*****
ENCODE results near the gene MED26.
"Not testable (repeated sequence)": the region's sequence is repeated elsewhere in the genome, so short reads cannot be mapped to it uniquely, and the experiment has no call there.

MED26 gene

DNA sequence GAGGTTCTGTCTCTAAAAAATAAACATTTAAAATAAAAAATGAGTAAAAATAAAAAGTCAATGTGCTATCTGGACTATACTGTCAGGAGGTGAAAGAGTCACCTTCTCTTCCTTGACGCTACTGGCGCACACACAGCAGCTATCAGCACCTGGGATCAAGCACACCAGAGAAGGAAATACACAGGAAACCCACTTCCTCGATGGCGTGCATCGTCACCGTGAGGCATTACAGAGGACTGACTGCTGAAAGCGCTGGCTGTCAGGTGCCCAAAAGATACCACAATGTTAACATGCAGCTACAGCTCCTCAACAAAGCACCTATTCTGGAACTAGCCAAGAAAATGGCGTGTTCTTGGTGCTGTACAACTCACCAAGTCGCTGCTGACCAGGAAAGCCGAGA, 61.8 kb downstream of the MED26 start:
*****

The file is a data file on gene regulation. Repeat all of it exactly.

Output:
ENCODE results near the gene MED26.
"Not testable (repeated sequence)": the region's sequence is repeated elsewhere in the genome, so short reads cannot be mapped to it uniquely, and the experiment has no call there.

MED26 gene

DNA sequence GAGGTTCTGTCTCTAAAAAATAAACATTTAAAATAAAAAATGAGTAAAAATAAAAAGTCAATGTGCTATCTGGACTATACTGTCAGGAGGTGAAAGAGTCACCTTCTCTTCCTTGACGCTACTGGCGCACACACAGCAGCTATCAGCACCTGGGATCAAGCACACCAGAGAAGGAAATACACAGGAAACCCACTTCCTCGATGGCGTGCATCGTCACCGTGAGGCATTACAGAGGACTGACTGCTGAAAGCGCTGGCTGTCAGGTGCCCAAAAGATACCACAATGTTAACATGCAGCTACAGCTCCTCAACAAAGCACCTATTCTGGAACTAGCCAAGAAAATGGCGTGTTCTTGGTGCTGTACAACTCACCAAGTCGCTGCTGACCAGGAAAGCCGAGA, 61.8 kb downstream of the MED26 start: